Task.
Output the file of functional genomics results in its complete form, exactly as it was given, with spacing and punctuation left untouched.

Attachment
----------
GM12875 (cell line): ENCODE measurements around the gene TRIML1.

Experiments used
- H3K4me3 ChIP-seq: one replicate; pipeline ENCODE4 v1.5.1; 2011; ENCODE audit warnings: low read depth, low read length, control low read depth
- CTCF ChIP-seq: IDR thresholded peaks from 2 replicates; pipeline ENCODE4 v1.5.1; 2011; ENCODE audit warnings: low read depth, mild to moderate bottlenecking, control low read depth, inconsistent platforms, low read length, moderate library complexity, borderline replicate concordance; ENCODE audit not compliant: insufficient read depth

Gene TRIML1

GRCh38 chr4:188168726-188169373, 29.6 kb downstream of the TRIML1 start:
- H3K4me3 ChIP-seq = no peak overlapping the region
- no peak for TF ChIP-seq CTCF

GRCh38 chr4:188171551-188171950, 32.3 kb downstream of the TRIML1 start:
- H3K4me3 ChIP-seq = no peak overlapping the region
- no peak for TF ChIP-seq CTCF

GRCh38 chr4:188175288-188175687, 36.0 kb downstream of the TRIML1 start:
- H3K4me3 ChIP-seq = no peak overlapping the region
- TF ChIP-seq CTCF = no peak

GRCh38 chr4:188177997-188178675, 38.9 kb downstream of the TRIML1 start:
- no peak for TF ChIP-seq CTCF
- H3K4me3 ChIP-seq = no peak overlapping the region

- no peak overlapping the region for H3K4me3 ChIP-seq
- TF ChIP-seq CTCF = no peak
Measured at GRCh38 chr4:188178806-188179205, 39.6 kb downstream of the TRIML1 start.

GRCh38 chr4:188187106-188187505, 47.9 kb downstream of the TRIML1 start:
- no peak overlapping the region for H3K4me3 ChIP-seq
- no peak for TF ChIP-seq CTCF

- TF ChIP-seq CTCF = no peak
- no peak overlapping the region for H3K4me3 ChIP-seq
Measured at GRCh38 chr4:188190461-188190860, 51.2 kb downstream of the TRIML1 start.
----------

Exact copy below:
GM12875 (cell line): ENCODE measurements around the gene TRIML1.

Experiments used
- H3K4me3 ChIP-seq: one replicate; pipeline ENCODE4 v1.5.1; 2011; ENCODE audit warnings: low read depth, low read length, control low read depth
- CTCF ChIP-seq: IDR thresholded peaks from 2 replicates; pipeline ENCODE4 v1.5.1; 2011; ENCODE audit warnings: low read depth, mild to moderate bottlenecking, control low read depth, inconsistent platforms, low read length, moderate library complexity, borderline replicate concordance; ENCODE audit not compliant: insufficient read depth

Gene TRIML1

GRCh38 chr4:188168726-188169373, 29.6 kb downstream of the TRIML1 start:
- H3K4me3 ChIP-seq = no peak overlapping the region
- no peak for TF ChIP-seq CTCF

GRCh38 chr4:188171551-188171950, 32.3 kb downstream of the TRIML1 start:
- H3K4me3 ChIP-seq = no peak overlapping the region
- no peak for TF ChIP-seq CTCF

GRCh38 chr4:188175288-188175687, 36.0 kb downstream of the TRIML1 start:
- H3K4me3 ChIP-seq = no peak overlapping the region
- TF ChIP-seq CTCF = no peak

GRCh38 chr4:188177997-188178675, 38.9 kb downstream of the TRIML1 start:
- no peak for TF ChIP-seq CTCF
- H3K4me3 ChIP-seq = no peak overlapping the region

- no peak overlapping the region for H3K4me3 ChIP-seq
- TF ChIP-seq CTCF = no peak
Measured at GRCh38 chr4:188178806-188179205, 39.6 kb downstream of the TRIML1 start.

GRCh38 chr4:188187106-188187505, 47.9 kb downstream of the TRIML1 start:
- no peak overlapping the region for H3K4me3 ChIP-seq
- no peak for TF ChIP-seq CTCF

- TF ChIP-seq CTCF = no peak
- no peak overlapping the region for H3K4me3 ChIP-seq
Measured at GRCh38 chr4:188190461-188190860, 51.2 kb downstream of the TRIML1 start.